Have you heard about LDN (Low Dose Naltrexone) for chronic Lyme disease? I am excited to say that I have been taking it successfully for chronic pain although it took awhile to kick in. There appear to be many amazing health benefits for taking LDN, including the inhibition of cancerous cell growth!
The major mechanism of action of LDN involves blocking the body’s opioid/narcotic receptors for just a very few hours (rather than the all-day blockade caused by the 50mg dosage). Those are the same receptors used by the body’s endorphins. The body responds to this by greatly increasing its endorphin production, and those higher levels last all day — far after the blockade by LDN has ended. Endorphins turn out to be the major normalizer/upregulator of one’s immune system.
It is best to start low at between .5 and 1.5 mg and work up to as much as 4.5 mg (vs 50 – 300 mg for drug addicts or alcoholics). My doctor prescribed 2 weeks at 1.5 mg, 2 weeks at 3 mg and three weeks ago I moved up to my full dose of 4.5 mg. I didn’t notice any improvement during the first month (although I know a few people who felt benefits at 2 mg), but about two weeks into the full dose I started to notice a marked improvement in pain relief and general well-being.
I have read that some people who had NOT been diagnosed with Lyme and were treated with LDN for fibromyalgia had a worsening of symptoms due to an apparent immune response. This patient writes from LDN Yahoo group:
“LDN can and usually does backfire with untreated Lyme disease. That is how I discovered that I have Lyme, because I tried LDN and everything got much worse, and prompted me to get testing done that revealed Lyme. Since then I have heard the same story repeated again and again from many people with Lyme. In my opinion, the ability to tolerate LDN is a good test of the relative severity of infection when you do have Lyme. LDN seems to “turn the lights on” for your immune system and reveal everything that was previously invisible. If there’s nothing there, you’re fine. If your body is riddled with spirochetes, you’re in for a BUMPY ride as all-out warfare commences. Lyme sufferers that have been on antibiotics for extended lengths of time or have less severe cases seem to do alright with LDN.”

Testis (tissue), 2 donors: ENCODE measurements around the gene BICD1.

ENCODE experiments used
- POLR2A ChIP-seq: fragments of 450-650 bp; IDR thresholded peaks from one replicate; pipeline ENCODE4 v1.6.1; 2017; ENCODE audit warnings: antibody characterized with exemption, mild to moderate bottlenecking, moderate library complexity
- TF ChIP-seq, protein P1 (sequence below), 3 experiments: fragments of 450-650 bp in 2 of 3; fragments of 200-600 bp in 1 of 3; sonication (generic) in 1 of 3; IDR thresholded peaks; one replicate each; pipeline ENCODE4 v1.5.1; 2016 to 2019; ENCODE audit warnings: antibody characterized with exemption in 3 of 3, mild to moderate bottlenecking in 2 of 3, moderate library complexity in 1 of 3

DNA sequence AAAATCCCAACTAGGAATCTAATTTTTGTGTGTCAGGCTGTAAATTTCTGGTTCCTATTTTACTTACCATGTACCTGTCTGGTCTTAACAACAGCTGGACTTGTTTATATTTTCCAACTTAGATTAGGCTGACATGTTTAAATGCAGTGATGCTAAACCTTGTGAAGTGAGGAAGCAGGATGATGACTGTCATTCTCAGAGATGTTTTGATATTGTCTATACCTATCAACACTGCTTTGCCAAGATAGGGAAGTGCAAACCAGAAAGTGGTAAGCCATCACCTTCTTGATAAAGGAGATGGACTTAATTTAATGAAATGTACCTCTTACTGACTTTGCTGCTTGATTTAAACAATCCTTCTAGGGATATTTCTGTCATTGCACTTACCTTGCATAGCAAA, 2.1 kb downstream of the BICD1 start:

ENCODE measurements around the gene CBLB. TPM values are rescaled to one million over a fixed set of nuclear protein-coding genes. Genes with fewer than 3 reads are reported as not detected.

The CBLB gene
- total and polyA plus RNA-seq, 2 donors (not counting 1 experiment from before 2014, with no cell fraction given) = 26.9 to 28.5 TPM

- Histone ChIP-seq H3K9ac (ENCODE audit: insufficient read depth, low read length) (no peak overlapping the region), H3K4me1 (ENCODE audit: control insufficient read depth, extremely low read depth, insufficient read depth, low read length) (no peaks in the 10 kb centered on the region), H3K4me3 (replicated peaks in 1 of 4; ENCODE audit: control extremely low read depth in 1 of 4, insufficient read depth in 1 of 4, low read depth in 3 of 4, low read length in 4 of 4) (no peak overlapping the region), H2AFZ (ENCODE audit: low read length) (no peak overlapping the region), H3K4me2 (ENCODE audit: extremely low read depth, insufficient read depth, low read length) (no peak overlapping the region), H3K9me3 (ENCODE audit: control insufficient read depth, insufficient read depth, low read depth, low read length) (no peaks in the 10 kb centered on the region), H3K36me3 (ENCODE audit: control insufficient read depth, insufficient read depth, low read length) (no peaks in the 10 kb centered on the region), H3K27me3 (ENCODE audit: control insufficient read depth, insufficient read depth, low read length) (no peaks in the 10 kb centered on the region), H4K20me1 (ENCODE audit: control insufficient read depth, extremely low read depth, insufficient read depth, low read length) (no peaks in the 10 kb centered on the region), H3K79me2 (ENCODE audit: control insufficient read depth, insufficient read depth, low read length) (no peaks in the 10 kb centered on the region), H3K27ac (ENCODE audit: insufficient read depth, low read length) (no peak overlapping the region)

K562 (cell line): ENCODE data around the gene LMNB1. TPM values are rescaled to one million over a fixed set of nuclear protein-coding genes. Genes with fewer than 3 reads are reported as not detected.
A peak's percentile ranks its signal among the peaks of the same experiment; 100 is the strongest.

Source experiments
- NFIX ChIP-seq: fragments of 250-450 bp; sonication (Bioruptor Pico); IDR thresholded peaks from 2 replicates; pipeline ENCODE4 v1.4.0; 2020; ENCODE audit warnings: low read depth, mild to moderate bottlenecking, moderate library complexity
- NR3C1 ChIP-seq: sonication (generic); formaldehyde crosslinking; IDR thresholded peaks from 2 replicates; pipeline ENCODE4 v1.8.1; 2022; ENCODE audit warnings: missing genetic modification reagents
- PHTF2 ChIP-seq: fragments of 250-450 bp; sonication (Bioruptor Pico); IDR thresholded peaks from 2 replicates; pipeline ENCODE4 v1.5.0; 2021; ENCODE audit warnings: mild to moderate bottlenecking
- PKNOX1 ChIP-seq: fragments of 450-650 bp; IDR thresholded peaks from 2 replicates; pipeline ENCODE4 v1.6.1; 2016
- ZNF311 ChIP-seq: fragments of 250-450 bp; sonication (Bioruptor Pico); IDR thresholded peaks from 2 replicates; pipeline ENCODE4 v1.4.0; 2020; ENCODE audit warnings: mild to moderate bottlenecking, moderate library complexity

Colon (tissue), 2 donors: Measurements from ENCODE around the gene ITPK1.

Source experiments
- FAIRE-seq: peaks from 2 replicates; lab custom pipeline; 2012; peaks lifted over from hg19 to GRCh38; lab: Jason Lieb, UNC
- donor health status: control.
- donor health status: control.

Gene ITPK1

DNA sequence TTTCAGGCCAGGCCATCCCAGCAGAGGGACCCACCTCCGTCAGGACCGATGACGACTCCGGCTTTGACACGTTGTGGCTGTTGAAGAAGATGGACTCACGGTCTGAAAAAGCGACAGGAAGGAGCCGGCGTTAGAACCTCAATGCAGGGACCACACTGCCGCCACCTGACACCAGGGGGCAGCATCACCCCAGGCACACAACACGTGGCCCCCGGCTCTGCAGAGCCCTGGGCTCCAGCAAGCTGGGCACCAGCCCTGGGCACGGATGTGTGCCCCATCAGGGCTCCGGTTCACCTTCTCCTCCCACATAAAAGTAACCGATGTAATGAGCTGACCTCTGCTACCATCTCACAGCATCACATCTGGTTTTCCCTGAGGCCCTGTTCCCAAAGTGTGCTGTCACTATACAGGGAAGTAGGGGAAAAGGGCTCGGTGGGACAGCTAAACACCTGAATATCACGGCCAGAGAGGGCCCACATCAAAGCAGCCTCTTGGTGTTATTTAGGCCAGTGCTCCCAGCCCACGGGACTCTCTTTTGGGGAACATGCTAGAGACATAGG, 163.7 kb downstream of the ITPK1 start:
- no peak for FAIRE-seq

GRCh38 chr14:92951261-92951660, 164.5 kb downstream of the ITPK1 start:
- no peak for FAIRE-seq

Some people experience a relief in symptoms much faster than I did, but like most treatments it takes consistency for lasting relief.
Some of the other things LDN has found to be helpful in treating:
ALS (Lou Gehrig’s disease)
Autism (see Jacob’s amazing piano-playing story in the MOVIE)
Chronic fatigue syndrome
Inflammatory bowel disease (IBS)
Multiple sclerosis (MS)
Myasthenia Gravis (MG)
Primary lateral sclerosis (PLS)
Primary Biliary Cirrhosis
Progressive Supranuclear Palsy
Stiff Person Syndrome (SPS)
Systemic Lupus (SLE)
Additionally, LDN has been found helpful in combating the following cancers:
Brain tumors (both astrocytoma and glioblastoma)
Colon & Rectal Cancer
Head and neck squamous cell carcinoma
Lung Cancer (both small cell and non-mmall cell)
Lymphocytic Leukemia (chronic)
Lymphoma (Hodgkin’s and Non-Hodgkin’s)
Prostate Cancer (untreated)
Renal Cell Carcinoma
Where do you get it?
Like all prescription medications LDN must be prescribed by a MD, and it is usually mixed by an independent lab and sent directly to you rather than through a pharmacy. No, it is not covered by insurance but thankfully it is relatively inexpensive – between $30 and $40 per month.
For more information:
LDN – The Movie
The LDN Book by Linda Elsegood
the mechanics of LDN
LymeDiseaseResource.com is written by Jenna Seaver, a writer who is a victim of Lyme disease herself. Formerly a successful entrepreneur, competitive equestrian, wife, mother to six and grandmother to seven, Jenna is now single having lost most of family, friends and unfortunately all her horses, dogs and cats as a result of this disease. Finally recovering (however slowly) after dozens of failed protocols Jenna now focuses on writing, Lyme activism and internet marketing.